DEAR DR. DONOHUE: This year I retired, at age 66. Since retirement I’ve been tormented with drenching sweats nightly. I mention the retirement because it’s the only thing in my life that has changed. Could there be a connection? I have to change my pajamas every night, and sometimes the bed linens. I feel well otherwise. I will appreciate anything you can tell me. — D.D.
ANSWER: You and your doctor have to look for the rare but serious causes of night sweats. In the past, infections were the major cause, and tuberculosis headed the list of infectious causes. That’s no longer true. Diabetes, an overactive thyroid gland and cancers — especially lymphomas (lymph node cancers) — are other possible causes. It’s most unusual for night sweats to be the only sign of such illnesses. I can’t link your retirement to the problem.
Have you taken your temperature at night? A normal temperature points to causes that are less indicative of something that has health consequences.
Medicines might provoke sweating. Antidepressants, some of the diabetes medicines and thyroid hormone are examples. Aspirin resets the body’s thermostat. When its effect begins to wear off, profuse sweating can result.
The following tips for controlling sweating are banalities, but they’re always mentioned. The heat and humidity of the bedroom have to be on the low side. Humidity of less than 40 percent is optimum.
If sweating is confined to a particular body area, like the palms and soles, the face or the underarms, you have more treatment options. For generalized sweating, the choices are not as plentiful. Fans and air conditioners are another banal solution, but they often work. Some have found that Robinul (glycopyrrolate) or ProBanthine, each taken 45 minutes before going to bed, stop the production of excessive sweats.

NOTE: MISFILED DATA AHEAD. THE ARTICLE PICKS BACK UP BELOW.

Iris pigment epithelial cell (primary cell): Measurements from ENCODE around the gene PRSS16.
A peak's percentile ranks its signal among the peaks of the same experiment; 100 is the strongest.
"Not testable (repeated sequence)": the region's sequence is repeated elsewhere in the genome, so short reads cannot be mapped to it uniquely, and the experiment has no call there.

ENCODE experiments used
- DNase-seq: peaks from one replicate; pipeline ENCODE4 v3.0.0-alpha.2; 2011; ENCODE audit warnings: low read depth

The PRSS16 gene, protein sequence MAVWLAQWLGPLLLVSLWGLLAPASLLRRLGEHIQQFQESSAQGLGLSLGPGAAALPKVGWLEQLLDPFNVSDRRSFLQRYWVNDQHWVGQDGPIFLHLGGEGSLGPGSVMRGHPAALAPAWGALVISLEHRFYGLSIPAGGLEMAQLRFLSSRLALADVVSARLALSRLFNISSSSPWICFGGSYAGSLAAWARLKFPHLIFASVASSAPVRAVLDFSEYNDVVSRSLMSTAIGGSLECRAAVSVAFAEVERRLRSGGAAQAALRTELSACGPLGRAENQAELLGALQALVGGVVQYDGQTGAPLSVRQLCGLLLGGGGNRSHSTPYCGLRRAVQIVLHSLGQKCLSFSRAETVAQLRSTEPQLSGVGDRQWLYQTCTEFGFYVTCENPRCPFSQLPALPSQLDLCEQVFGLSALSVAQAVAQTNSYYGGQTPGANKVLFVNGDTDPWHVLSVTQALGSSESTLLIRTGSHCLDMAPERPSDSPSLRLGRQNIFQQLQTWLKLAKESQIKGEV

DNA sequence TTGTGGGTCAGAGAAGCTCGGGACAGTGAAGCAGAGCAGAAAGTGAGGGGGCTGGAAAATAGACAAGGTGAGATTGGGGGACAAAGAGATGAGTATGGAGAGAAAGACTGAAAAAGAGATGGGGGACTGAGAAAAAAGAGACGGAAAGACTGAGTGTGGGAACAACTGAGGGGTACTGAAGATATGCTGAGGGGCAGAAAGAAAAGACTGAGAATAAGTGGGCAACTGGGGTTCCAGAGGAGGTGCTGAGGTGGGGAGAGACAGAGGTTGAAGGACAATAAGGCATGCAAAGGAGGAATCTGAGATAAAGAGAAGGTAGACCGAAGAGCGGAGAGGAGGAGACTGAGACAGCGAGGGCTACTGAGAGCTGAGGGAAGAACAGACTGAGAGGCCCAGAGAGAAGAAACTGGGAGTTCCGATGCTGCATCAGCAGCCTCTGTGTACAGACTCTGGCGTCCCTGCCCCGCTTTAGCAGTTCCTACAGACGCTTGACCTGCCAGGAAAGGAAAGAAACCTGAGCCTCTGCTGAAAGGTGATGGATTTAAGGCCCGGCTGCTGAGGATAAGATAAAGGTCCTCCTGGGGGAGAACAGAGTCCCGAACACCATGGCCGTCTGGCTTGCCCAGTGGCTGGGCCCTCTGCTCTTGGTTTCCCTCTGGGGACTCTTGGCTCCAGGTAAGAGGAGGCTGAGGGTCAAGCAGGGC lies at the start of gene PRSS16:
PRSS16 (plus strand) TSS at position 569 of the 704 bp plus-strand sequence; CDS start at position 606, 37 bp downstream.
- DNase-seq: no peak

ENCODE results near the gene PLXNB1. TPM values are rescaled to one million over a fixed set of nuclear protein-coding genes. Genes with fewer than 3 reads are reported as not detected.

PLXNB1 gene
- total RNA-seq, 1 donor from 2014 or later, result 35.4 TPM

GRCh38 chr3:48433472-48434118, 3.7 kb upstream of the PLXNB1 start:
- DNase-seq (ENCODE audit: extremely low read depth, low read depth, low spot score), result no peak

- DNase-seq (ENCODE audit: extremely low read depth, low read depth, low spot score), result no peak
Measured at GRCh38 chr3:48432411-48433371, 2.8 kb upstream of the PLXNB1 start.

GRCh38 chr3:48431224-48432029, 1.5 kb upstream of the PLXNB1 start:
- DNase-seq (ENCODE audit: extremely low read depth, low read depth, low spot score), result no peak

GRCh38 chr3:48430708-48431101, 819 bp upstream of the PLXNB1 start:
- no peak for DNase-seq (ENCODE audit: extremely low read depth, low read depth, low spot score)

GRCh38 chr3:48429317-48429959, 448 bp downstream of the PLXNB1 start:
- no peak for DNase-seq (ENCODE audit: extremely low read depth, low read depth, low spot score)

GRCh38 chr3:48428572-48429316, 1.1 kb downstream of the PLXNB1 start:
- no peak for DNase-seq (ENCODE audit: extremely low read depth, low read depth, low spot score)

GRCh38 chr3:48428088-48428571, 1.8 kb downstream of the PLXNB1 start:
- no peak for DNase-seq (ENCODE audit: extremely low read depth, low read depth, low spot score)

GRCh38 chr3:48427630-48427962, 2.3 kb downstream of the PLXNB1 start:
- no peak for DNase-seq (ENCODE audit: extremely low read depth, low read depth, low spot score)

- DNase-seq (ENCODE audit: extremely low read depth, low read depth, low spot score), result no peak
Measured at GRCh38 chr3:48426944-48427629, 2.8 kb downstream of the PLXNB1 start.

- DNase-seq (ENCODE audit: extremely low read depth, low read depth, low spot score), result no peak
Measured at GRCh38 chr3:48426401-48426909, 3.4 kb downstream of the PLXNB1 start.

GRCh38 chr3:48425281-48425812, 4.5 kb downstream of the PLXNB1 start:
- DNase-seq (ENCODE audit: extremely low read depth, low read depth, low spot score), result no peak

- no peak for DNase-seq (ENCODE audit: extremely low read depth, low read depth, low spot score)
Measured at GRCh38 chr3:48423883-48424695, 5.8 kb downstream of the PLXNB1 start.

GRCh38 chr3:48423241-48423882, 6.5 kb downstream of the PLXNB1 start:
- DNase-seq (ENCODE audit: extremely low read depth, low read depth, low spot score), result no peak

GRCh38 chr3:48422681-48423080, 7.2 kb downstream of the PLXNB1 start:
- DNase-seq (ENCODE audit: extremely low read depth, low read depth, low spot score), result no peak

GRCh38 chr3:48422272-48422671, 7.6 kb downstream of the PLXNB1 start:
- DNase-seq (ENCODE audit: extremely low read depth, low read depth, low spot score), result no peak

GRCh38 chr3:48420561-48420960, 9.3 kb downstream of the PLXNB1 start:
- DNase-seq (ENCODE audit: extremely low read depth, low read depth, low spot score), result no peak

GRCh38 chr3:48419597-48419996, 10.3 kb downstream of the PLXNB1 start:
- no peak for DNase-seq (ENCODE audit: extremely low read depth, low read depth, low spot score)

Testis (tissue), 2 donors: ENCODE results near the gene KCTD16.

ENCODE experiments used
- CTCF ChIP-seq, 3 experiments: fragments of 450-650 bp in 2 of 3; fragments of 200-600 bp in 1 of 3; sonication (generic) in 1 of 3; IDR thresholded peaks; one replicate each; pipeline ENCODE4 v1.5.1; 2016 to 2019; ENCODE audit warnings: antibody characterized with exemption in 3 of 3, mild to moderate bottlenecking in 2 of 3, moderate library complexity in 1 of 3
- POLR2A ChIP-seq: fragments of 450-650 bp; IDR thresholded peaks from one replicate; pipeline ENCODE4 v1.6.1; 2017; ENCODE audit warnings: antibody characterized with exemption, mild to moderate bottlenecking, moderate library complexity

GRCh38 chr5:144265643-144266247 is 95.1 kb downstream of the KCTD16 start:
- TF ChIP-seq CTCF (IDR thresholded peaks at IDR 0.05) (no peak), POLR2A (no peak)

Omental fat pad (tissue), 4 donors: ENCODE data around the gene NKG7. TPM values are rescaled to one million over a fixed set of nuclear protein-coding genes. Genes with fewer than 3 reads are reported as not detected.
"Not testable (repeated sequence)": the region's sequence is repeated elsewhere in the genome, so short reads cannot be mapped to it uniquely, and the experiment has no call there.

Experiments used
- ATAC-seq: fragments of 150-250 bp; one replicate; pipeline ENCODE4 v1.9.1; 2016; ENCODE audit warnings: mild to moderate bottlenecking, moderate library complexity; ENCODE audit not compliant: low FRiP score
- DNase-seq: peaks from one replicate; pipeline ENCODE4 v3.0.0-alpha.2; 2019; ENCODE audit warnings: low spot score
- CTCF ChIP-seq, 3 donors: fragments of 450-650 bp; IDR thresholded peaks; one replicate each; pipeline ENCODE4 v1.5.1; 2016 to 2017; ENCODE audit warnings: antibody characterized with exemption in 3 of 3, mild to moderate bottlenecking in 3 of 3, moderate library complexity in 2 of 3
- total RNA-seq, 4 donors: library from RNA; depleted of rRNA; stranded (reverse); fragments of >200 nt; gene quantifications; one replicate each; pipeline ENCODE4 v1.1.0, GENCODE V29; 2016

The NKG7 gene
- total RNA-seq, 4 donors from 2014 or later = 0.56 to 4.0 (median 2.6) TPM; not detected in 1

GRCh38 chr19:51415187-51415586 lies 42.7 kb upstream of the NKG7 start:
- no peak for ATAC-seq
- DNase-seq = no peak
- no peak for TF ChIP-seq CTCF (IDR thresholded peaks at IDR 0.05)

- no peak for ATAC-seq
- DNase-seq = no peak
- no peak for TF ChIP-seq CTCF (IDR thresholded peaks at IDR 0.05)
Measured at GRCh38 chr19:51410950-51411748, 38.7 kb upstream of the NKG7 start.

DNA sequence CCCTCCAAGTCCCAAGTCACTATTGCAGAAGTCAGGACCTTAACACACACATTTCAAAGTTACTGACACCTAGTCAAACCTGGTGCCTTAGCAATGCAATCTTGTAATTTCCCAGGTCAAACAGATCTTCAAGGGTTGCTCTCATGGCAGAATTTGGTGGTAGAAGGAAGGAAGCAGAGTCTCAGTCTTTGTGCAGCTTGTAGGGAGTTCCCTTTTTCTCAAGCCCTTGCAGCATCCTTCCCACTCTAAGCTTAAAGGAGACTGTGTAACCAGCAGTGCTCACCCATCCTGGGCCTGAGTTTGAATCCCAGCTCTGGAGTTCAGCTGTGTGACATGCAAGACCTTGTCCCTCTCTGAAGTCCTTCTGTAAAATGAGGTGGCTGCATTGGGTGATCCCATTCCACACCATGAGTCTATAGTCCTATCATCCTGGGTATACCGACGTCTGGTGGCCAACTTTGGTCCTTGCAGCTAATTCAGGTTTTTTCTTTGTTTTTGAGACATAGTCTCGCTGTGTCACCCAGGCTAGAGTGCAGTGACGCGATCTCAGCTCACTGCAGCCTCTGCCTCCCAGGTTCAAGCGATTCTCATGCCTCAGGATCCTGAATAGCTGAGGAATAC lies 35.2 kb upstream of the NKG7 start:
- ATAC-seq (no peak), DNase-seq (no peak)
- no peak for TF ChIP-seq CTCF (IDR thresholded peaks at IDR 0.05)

DEAR DR. DONOHUE: Can you give us some information on adult drooling? My husband, 87, is normal in all other ways, but cannot control his drooling. He won’t leave the house because of it. — E.K.
ANSWER: With aging, we have less-effective swallowing mechanisms. In our younger years, saliva is constantly, automatically and imperceptibly swallowed throughout the day. At older ages, it stays in the mouth, and its only exit is through the lips.
A second cause of drooling is the sagging of tissues around the mouth, another consequence of aging. The lips and mouth tissues cannot hold saliva in the mouth like they used to.
Readers have made good suggestions on how to combat this problem. R.M. suggests applying a dab of Elizabeth Arden Eight Hour Cream to the corners of the lips to create a dam that blocks saliva overflow. Vaseline works too.
Robinul (glycopyrrolate) and scopolamine, the patch used for prevention of seasickness, slow the production of saliva. But they can have other unpleasant side effects that make them less useful for this purpose.
Botox injections diminish saliva volume. Doctors can tie off some of the salivary ducts to achieve the same end. Start with the dam-building technique. It has no side effects and is inexpensive.
Readers may write Dr. Donohue or request an order form of available health newsletters at P.O. Box 536475, Orlando, FL 32853-6475.